This weekend, Melissa and I are taking a huge step toward improving our day-to-day lives in Bengaluru. We are moving from Yelahanka, almost as far north as you can get and still call yourself in Bangalore, to Malleshwaram, nearer downtown, right on the Metro, and past a notorious bottleneck. More on that later, after the move. Yesterday, I took my last walk home, which is, along with our friends we made at NCC, one of only two things I will miss about the move.
I wrote about the walk to and from work earlier in our stay. The walk has changed many times since then. Most significantly, I quit walking to work in the morning. The hole in the fence was closed and reopened and closed again and a new hole opened up. The little farm stopped being part of the walk, first thanks to monsoon inspired mud and then construction. The end result was that it went from a 20 minute bit of bliss to an hour and fifteen minute, at times contentious little slice of India.
What I appreciated most about what my walk turned in to was how purely it represented India as we’ve experienced it. It was beautiful, with the lake and its birds, the trees, the greenery, and everything. It was also stinky, with occasional toxic spills in the lake and the constant sewage-filled stream that feeds it. The people along the way could be stubborn and unreasonable, especially the guards, whose sole duty it seemed was to stop the very reasonable act of cutting through the fence to the village near our place, but most of the people were kind and wonderful.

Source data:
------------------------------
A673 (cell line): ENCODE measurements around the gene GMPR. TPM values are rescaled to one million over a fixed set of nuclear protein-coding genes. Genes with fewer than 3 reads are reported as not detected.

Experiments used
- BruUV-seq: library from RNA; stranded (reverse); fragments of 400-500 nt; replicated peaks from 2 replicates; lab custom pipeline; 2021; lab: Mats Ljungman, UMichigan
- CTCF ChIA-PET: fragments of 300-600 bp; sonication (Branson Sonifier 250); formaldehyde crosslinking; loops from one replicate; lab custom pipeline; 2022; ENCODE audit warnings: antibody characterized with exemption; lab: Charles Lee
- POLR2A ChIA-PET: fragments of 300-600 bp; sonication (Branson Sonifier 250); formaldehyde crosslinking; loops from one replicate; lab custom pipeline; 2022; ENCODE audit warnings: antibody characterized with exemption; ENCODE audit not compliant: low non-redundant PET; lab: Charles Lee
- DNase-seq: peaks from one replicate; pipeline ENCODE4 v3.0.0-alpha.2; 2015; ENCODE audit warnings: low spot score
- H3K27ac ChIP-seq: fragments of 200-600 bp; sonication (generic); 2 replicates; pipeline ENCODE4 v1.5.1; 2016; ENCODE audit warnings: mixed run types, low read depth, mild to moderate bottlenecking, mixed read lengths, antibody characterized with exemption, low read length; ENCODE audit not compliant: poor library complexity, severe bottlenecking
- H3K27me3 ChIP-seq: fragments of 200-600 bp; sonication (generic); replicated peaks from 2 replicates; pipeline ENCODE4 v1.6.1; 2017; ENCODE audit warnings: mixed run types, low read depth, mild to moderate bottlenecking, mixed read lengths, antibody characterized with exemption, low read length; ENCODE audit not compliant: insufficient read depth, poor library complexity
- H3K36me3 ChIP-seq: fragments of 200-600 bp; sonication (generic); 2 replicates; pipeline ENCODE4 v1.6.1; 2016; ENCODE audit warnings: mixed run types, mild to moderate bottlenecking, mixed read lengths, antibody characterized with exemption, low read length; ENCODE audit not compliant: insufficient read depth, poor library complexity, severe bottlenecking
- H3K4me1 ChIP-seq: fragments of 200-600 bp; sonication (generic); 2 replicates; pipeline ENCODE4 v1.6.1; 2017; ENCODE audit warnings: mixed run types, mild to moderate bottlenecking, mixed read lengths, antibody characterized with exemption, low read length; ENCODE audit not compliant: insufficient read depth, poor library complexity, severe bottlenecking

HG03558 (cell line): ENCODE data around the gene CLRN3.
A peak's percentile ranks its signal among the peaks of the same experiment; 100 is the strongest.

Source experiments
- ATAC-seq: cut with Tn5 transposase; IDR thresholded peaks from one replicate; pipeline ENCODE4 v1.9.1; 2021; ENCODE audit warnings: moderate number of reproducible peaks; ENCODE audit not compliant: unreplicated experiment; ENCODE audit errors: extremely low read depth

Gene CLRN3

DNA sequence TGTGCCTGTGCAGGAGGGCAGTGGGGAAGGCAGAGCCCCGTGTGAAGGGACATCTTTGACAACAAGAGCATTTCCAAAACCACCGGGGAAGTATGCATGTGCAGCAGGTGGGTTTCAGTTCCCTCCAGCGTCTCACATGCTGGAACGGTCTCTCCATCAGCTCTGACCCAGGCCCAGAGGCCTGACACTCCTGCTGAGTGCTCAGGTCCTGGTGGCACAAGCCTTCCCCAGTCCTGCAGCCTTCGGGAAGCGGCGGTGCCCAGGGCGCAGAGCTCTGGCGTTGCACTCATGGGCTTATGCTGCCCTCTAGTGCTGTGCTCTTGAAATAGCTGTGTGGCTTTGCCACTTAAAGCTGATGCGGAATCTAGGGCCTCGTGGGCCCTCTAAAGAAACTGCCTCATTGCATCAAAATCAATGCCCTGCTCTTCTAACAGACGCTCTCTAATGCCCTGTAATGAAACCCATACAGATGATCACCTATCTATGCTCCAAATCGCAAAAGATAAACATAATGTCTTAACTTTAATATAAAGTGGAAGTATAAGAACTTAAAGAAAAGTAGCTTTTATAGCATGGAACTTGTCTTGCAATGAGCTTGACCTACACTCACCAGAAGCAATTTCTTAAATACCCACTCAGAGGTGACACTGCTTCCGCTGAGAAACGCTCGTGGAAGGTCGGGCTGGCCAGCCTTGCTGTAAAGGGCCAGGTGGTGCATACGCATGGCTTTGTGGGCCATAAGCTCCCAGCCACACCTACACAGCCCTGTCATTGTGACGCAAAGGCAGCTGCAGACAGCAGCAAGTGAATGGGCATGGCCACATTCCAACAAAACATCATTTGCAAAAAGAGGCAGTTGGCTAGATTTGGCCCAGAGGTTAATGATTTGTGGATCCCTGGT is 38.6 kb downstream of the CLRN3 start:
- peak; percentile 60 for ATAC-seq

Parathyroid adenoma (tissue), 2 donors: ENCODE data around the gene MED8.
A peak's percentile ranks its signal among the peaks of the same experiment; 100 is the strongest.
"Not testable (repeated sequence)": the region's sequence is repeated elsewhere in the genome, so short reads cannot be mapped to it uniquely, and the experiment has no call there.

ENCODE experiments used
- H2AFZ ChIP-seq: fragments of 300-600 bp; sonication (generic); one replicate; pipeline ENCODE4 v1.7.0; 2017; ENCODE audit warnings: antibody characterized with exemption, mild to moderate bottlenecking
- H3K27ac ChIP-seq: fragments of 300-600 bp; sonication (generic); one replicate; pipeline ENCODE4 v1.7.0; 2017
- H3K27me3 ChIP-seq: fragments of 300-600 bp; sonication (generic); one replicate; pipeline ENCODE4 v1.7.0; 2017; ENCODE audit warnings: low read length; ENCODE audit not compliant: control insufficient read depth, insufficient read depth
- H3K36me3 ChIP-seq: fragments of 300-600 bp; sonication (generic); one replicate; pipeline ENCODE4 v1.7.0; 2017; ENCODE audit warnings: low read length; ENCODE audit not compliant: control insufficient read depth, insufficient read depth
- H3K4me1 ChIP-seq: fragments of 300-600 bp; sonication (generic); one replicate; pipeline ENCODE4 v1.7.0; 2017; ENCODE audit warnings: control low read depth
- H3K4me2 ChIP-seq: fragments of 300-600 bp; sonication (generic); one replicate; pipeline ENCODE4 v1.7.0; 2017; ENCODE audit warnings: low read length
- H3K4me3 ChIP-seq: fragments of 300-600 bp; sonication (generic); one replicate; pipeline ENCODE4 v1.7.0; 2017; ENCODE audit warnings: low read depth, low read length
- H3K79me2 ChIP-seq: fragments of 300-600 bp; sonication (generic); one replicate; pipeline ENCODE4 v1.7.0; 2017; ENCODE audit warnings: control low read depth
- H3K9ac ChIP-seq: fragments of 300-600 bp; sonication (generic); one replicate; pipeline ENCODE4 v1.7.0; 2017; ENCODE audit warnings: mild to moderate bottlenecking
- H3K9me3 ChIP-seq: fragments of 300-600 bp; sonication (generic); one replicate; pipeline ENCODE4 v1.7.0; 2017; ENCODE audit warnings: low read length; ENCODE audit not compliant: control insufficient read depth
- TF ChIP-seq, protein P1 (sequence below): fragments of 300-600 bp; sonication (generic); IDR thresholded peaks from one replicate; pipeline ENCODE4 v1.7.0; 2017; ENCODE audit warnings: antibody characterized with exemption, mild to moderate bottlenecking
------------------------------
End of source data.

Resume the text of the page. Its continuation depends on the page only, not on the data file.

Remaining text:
The longest route I was forced to take took me through two little neighborhoods with adorable children, with smiles and eyes that simply lit up their faces. People along the walk were always friendly, making small talk, showing off as much English as they could muster, and asking how my vacation was when they noticed I hadn’t been through in a while.
I didn’t see most of the regulars on my last walk yesterday, which is probably for the better. I probably would have done something weird on what was just an average day for them.
I’m also going to miss the occasional times I got to walk home with some of my colleagues. Ashi and Elsa tried to make a point of walk-in gone fairly regularly, though I usually walked later than them. One time I walked home with Craig and Ivana. It was always such a nice way to catch up with some really great people.
It has been fun to watch the workers beautify the lake. It is one of several that the city has built to try to fix some of the paving over of so many of the green areas. Since I’ve been making the walk, all kinds of trees and flowers have been planted and the lake shore has been cleaned up. On the other hand, since this is the land of contradictions, just over the fence in a couple of places there is some pretty major development happening.
The longest version of the walk also sent me on that stereotypically Indian thing of
waking down the train tracks. While doing so I also came across baby animals of all kinds: baby goats, baby donkeys, puppies, chicks, calves, and probably cutest of all, little baby piglets.
If you want to see more photos of my walk home, I frequently posted them on our Instagram page, wellserton_wanderings.
I’m going to miss my little walk every day. I’m trading it in for a bus ride with cute little sleeping kinders because so so much of our lives are about to get better.